It was a great Wednesday. The “Dragonfly ” canoe is a couple steps away from its first layer of fiberglass. Driftwood and I closely comb over its curvature looking for places that need attention before the next phase. We smile at each other to celebrate our team’s progress. It’s an honor to be a part of building a voyager canoe. The bonding experience is priceless and it will last forever. Little did I know, our bond would be tested within the next 24 hours.
The phone rings early. I smile knowing it’s my big brother reaching out to me for our daily morning talk. I turn over to answer, and it’s not my brother, but Driftwood.
“Hey River, I think we have a situation at base. You should get here right away.”
By the tone of his voice, I knew there were challenges ahead. The rains had been coming down in sheets for two days, so I started to prepare myself mentally for the adversity ahead. I arrived at the headquarters and the Sunflower River had over-come the parking lot behind the canoe shop.The Levee Board was in route with sandbags. The water was rising so fast, you could literally see the fluctuation. Driftwood made a great plan, having a carpenter come in and cut an evacuation hole into the ceiling of the cave to the youth hostel. He also called in a favor, asking the Habitat for Humanity of Urbana, Illinois to come help with the task. We put a ladder up through the hole, formed a human conveyor belt, and saved computers, artifacts, artwork, books, and river gear.
That day we were on auto pilot. I made eye contact with the Mighty Quapaws throughout this ordeal and not once did I see any doubt in the eyes of the team. It made me proud that I was a part of this company. The same bond we share on the Mississippi River to safely navigate and introduce its beauty to all walks of life, carried over to a very stressful situation on land. Being stewards of the Mississippi River, we understand nature and its will on human existence. Living next to a river brings you great joy, sites, and sounds daily, but we knew someday we would see the other side of living within its banks. We also know something great will come out of this experience.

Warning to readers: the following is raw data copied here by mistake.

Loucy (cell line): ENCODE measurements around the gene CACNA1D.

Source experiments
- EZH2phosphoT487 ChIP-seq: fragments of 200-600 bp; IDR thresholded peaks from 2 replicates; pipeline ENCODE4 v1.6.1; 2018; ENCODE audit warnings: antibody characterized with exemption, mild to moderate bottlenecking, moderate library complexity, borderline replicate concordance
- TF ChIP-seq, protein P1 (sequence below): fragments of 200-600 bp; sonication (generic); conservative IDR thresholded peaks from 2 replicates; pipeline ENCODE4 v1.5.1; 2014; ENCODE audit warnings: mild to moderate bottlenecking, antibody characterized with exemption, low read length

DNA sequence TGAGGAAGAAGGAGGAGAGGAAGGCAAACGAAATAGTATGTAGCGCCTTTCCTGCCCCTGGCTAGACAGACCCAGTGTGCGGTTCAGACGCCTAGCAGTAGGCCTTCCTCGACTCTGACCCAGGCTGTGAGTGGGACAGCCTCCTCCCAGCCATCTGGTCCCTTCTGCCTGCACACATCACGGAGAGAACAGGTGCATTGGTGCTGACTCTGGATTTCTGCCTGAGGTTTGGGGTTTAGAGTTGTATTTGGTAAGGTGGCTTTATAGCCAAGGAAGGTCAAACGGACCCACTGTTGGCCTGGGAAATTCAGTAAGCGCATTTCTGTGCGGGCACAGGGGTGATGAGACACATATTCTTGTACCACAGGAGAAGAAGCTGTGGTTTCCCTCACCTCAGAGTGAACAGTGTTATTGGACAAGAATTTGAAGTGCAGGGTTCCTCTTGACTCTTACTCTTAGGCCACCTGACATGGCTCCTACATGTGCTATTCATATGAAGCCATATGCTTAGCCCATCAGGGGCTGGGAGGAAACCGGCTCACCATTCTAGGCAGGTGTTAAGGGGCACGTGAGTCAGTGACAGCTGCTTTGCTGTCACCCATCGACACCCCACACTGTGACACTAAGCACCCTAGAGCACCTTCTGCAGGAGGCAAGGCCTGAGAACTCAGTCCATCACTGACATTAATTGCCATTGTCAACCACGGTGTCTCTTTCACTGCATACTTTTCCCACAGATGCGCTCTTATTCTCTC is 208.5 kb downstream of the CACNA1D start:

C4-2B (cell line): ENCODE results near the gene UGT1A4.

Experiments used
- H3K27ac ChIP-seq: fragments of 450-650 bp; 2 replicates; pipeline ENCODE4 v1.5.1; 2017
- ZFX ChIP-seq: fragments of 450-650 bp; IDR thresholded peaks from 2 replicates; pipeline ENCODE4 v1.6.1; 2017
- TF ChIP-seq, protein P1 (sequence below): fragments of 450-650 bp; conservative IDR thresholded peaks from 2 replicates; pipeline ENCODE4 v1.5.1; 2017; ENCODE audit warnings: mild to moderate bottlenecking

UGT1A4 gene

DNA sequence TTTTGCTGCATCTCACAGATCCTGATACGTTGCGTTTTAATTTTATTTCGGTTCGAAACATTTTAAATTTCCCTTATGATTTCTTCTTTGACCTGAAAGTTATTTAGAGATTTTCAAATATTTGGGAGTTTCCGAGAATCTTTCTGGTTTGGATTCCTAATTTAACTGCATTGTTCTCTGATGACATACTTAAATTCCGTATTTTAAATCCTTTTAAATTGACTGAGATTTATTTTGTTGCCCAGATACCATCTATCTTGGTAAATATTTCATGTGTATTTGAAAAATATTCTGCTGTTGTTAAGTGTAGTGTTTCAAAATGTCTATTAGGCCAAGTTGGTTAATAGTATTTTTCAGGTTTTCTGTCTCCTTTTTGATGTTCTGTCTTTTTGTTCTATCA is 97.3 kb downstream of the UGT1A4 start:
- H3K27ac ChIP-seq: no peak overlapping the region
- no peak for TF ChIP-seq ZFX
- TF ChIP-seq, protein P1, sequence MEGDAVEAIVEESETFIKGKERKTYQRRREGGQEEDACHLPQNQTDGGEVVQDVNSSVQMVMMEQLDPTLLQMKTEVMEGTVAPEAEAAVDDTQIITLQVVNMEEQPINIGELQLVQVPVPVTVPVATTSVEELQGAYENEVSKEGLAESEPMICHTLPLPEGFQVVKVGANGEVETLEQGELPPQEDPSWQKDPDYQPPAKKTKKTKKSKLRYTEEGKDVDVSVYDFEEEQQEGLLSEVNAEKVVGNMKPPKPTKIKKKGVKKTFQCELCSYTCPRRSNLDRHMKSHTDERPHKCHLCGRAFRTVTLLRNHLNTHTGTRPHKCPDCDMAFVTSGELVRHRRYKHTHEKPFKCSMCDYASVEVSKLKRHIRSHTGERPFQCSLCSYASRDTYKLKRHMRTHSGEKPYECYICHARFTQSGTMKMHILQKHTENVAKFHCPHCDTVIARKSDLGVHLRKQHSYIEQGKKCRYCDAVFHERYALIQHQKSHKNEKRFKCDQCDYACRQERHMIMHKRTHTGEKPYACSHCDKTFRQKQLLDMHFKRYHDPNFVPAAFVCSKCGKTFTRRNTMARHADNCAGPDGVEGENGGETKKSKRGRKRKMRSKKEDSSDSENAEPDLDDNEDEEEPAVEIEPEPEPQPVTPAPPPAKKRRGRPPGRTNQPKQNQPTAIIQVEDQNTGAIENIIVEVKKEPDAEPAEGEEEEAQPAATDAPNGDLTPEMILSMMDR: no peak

Just like a river that flows continuously to its delta, through and around man-made structures, taking the path of least resistance, being totally unapologetic, and changing courses–we must be one with them. They supply our communities with freshwater, incredible topsoil for farming, and is the conduit of life for all species.
The rebuilding after the flood has started. The Sunflower River has receded back to its original channel. Everything is green and renewed. Wood ducks are pairing off looking for the perfect tree to nest. The photogenic green heron leaps from limb to limb, stocking prey. Shore-birds and songbirds sing their songs, while combing the banks gobbling up small insects and invertebrates. Owls are perched on low hanging branches, teaching their young how to ambush lethargic water snakes basking in the sun. Natures engineer, the beaver, enjoy the access to fresh trees in the floodplain. Otters swim on their backs eating bighead and silver carp. The Quapaws are busy with the clean-up, restructuring , and the reorganization of our work space.
The Mighty Quapaw’s would like to thank everyone who helped us through this unfortunate event. We realize we where not the only victims affected and our hearts and blessing go out to all. Thanks for the words of encouragement and moral support from friends and family. Thanks to our friends from Surrey, England who held a 24-hour paddle to assist our rebuild. And a special thanks to all the rivers that flow and supply us with the thirst of life.
1 Mississippi Outreach Assistant/Mississippi